November is National Adoption Month, and we are grateful for the opportunity to highlight one family’s story. If you, or someone you know, are interested in foster care or adoption, learn more here.
To share the impact of adoption and reunification, Joline and Jeordorie have agreed to share their story.
My wife and I have always been interested in becoming licensed to foster and adopt. We decided in 2015 that it was time to jump in headfirst and get licensed. By January 2016 we received our license, and by February Alex was placed with us. It wasn’t long after that our case manager let us know that Alex’s mom was pregnant and due very soon. After giving birth, Alex’s mom had left her daughter, Izzy, at the hospital. Izzy’s father, who was incarcerated, signed documentation relinquishing his rights, and their mother never made contact with the Department of Child Safety. We happily adopted Alex in 2018 and Izzy in 2020.
Foster Care doesn’t necessarily mean Adoption for children who have been removed from their homes. In Arizona, the Department of Child Safety’s ultimate goal is reunification. What is reunification? In basic terms, it is the focus on reuniting, or reunification, for families that have completed steps and processes to prove they can provide a stable and loving home for their children. Child welfare is not a straight line, nor is it just black and white. There are specific criteria and reasons for removing children from their homes, and just as specific details and processes for reuniting children with their families. All families deserve love, resources, and support to be the best parents they can be.
My wife and I really understand the importance of reunification. We have helped reunify two sets of siblings with their respective mothers. The first siblings that were reunified had been removed from their father who was later incarcerated. Their mom was the safety plan, but unfortunately she had left the children home alone with their father. Over time, she was able to prove herself and get the children back. While the siblings were with us, we encouraged them to be in contact as much as they wanted, and as much as we could. Occasionally, we will see each other around town and check in with the siblings and their mom.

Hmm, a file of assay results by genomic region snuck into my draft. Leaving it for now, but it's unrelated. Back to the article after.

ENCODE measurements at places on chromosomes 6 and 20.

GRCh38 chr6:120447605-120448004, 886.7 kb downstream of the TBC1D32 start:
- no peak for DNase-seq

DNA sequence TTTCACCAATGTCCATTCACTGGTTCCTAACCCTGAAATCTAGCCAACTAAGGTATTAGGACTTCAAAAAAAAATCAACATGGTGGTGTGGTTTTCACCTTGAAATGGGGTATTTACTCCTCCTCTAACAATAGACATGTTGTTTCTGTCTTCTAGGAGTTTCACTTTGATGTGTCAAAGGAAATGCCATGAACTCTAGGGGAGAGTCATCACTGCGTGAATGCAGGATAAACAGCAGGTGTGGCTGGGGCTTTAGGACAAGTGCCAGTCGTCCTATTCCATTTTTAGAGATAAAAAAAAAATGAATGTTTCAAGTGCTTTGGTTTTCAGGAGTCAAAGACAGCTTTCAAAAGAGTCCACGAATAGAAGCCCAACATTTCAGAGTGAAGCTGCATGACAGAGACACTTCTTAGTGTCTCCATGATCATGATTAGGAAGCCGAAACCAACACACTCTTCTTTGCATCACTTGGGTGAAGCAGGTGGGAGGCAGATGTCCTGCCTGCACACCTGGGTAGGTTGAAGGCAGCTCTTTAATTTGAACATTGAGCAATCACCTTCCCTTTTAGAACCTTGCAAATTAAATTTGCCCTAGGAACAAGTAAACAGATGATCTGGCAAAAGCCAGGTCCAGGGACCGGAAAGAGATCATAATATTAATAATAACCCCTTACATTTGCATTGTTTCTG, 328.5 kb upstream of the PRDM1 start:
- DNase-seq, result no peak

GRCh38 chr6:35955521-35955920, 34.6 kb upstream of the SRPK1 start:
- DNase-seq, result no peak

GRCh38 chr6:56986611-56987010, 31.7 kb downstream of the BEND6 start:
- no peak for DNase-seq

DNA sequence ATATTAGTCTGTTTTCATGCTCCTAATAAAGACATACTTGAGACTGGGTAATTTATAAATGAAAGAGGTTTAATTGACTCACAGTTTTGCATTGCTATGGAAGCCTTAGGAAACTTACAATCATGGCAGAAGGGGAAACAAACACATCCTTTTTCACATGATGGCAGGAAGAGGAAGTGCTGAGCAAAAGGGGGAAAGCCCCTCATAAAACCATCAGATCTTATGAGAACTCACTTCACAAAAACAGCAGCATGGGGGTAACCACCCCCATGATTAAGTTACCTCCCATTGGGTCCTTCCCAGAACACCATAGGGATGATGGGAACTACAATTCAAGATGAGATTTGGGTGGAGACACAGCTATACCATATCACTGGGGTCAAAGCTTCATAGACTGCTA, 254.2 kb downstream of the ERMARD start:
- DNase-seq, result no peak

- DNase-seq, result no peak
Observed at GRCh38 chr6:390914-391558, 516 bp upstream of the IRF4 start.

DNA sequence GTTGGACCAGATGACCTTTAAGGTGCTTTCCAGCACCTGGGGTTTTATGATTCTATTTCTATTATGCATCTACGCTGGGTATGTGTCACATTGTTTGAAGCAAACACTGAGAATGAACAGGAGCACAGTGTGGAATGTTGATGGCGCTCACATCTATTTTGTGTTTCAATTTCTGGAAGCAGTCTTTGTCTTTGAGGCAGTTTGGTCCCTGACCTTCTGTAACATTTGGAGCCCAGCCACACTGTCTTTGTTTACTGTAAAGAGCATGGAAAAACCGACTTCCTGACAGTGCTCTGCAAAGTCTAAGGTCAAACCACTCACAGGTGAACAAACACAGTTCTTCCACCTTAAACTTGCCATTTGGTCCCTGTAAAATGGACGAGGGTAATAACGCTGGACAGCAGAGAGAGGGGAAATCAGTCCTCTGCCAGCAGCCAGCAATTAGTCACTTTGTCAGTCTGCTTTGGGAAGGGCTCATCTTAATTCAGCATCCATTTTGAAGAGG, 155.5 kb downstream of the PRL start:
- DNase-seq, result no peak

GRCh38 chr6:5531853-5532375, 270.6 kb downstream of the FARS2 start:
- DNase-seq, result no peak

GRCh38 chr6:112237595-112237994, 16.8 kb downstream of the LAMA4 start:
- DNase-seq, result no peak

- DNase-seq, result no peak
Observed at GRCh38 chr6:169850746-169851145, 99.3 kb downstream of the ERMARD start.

The second siblings’ reunification we were involved with was a little more difficult. The father had abusive tendencies and used harsh language. Their mother was able to get away from him and he took off to a different city. After getting away, it took a while for their mother to heal. She went through counseling and rehab. She had some mental health issues and had found out she was pregnant when the siblings were in care. By the time the baby was born, she had completed everything the Department of Child Safety had required and found her a place to live. The children transitioned slowly and reunified in December of 2019. We are still in contact with mother and girls, they have even had slumber parties with our daughter! We are so glad that things have worked out and love getting updates from them.
This is a good family who stays on top of everything, responds quickly and communicates with me well. I am blessed to have these women on my case load!Joline & Joerdorie’s AzCA Case Manager
Last fiscal year, AzCA helped facilitate 326 adoptions and placed more than 1,200 children and youth in loving foster homes. Learn more about foster care and adoption with AzCA by attending one of our adoption info sessions or by contacting us. Start your foster care and adoption journey here.
Stories like this wouldn’t be possibly without our staff. If you would like to send a message of thanks to our staff or other employees at AzCA, please fill out our form. Help us thank our employees for the amazing work that they do. Send your message here.